In this article, we’re going to walk you through how to incorporate your keyword research into your site so that it helps both a user and Search Engine rankings.
It’s really important to remember that you are FIRST AND FOREMOST writing for your user.
Write for a human visitor not a bot...
Google is continuously updating and teaching its bots to understand pages as if it were a human. It’s therefore not surprising that if you are writing naturally about your product, it should follow that you instinctively use the appropriate ‘keywords' in your copy, headings, images and when linking to more information. For example, let’s say you are an accountant, your pages will talk about the accountancy and book keeping services you offer. You will probably have headings on the page outlining these services which may also include a further level of information accessed via a link to another page. You are also likely to have images on your page too helping you to paint the picture of what you can deliver for the customer. It makes sense therefore that Google bots will also look at this on-page information - headers, images and links - as key indicators for the topic of that page.
Show the reader your expertise
Another really important consideration when writing your copy – again proving where customer experience and Google search criteria go hand in hand – is to provide the customer with evidence of your expertise, authority and trustworthiness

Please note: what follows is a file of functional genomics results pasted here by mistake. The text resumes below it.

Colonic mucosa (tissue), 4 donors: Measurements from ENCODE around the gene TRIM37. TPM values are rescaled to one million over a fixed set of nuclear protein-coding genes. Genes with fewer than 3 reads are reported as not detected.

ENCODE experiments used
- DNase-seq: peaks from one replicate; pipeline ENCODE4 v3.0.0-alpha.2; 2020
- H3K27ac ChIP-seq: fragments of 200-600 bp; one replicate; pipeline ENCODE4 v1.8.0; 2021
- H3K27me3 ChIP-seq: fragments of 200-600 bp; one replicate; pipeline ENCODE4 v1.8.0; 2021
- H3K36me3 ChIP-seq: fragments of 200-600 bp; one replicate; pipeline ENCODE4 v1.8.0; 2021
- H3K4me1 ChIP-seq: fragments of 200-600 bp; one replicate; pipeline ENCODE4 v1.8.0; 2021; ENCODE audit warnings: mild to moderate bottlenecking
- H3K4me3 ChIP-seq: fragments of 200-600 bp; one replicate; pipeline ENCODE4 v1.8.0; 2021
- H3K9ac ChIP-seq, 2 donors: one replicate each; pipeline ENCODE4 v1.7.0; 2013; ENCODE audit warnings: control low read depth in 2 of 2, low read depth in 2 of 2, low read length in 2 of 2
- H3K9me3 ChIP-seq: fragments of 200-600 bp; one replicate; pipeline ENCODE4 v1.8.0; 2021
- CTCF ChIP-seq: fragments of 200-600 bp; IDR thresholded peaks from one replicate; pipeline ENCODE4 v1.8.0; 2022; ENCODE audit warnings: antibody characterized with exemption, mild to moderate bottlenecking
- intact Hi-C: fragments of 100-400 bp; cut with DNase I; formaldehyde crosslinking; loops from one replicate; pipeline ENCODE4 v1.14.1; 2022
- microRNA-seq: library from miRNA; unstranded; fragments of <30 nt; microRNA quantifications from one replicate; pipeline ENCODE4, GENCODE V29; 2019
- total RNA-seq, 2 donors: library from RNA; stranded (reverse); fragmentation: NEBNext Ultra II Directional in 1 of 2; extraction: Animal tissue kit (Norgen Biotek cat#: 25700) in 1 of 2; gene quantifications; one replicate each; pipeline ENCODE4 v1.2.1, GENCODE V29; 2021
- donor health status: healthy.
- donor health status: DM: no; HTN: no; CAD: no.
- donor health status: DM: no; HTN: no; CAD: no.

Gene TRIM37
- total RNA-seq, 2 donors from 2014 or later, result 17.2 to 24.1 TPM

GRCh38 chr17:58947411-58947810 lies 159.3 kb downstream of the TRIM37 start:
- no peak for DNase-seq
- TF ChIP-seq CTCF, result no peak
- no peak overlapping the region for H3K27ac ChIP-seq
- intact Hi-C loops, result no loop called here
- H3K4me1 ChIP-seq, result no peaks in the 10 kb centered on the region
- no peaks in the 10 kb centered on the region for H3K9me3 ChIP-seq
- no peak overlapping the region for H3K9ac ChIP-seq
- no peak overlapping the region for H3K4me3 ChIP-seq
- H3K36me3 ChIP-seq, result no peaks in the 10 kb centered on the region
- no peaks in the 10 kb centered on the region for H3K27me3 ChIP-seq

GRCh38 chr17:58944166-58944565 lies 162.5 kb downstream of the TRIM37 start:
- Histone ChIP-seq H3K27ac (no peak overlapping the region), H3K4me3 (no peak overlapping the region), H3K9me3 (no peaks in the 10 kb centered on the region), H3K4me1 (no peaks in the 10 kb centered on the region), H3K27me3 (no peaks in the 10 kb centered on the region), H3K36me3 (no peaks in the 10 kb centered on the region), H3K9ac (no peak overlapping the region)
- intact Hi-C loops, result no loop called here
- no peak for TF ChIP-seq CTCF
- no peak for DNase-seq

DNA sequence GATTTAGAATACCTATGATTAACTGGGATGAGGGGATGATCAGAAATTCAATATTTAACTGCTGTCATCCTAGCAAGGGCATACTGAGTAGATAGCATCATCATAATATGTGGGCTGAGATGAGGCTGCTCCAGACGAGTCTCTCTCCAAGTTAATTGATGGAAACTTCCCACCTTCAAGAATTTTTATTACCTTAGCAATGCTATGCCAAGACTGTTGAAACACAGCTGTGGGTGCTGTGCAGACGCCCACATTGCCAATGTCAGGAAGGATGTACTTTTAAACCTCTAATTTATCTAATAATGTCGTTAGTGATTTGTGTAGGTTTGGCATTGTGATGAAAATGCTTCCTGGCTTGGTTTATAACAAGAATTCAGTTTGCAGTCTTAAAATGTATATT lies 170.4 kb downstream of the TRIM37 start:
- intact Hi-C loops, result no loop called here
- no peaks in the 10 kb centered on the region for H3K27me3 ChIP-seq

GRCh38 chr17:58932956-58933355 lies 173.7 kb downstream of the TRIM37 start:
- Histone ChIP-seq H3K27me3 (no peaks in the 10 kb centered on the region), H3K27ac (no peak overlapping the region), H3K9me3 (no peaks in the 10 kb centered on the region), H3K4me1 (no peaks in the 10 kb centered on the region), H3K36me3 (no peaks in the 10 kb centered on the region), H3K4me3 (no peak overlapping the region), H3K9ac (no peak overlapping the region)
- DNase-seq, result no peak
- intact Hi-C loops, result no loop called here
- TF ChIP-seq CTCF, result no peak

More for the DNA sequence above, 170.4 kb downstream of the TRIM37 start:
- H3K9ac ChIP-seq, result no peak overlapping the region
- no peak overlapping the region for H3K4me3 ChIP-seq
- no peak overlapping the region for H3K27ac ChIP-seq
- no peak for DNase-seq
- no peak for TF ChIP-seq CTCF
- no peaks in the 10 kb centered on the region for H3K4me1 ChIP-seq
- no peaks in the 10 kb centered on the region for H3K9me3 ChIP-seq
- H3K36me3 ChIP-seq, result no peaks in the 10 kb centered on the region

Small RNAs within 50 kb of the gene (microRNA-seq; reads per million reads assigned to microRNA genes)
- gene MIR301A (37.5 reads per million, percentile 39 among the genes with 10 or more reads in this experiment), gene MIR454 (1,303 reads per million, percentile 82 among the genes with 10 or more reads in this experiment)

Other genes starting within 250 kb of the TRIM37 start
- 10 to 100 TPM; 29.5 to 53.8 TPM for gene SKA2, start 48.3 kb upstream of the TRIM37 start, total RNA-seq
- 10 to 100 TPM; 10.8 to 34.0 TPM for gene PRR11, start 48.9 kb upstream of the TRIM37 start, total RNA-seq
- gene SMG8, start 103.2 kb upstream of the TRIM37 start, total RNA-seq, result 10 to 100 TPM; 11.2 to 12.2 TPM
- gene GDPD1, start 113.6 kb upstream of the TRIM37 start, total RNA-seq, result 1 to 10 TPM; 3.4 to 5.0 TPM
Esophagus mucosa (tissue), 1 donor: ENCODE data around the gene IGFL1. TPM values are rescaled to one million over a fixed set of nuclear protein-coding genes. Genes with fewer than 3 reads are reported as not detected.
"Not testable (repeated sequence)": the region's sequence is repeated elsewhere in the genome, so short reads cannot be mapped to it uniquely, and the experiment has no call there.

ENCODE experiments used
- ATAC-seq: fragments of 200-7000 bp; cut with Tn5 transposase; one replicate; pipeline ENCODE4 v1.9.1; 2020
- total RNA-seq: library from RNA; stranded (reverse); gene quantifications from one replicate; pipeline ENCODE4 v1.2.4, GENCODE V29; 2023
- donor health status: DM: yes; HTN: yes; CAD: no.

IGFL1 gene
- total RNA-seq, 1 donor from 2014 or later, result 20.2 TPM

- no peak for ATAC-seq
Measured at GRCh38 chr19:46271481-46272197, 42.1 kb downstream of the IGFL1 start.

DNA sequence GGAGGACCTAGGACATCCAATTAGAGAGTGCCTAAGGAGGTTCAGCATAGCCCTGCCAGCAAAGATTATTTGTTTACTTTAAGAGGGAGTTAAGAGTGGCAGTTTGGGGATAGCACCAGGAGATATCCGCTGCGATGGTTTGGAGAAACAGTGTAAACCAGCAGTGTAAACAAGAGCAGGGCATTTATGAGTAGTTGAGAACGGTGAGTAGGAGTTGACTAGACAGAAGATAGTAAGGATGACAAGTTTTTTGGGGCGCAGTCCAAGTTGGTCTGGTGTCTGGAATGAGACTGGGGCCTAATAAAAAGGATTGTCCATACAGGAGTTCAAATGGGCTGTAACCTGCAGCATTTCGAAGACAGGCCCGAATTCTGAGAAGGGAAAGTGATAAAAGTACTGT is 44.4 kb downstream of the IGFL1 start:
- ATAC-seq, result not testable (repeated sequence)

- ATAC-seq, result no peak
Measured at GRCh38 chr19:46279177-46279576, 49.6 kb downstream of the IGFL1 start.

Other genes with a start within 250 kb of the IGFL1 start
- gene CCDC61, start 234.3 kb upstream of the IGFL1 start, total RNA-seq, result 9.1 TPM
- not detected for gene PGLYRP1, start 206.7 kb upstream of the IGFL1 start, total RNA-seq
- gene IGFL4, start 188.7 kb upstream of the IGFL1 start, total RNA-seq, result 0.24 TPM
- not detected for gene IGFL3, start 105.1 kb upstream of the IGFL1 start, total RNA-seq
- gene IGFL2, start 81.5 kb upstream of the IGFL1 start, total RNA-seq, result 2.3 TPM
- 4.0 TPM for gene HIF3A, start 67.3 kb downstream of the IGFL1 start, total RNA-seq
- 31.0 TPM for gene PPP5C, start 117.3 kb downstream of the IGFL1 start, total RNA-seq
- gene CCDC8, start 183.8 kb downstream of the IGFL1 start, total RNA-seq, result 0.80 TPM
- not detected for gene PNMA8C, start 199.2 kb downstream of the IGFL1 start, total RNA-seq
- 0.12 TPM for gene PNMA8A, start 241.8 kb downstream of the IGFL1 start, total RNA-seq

(known as E-A-T).
What does that mean?
When writing your pages, describe to the reader why they should believe what you are saying. Tell them about your experience and expertise, so they can see what authority you have to be making these statements. If you can, give scientific stats or proven evidence for what you are saying – such as other articles / research from academic institutes, trusted news sources etc. A link to and from your industry’s Governing Body also instils reassurance of your trustworthiness. All of the above are good for the reader and are also indicators to Google of E-A-T for your page
How do I get started?
Personally, whilst I have the keywords for the page in mind, I tend not to focus on them too heavily as I begin writing, so that the copy is as natural as possible. This way I will automatically use the most appropriate terms and keywords, often interchanging them, so it makes sense to the reader and reads easily. I start writing thinking about:
The customers’ needs - what information they are looking for?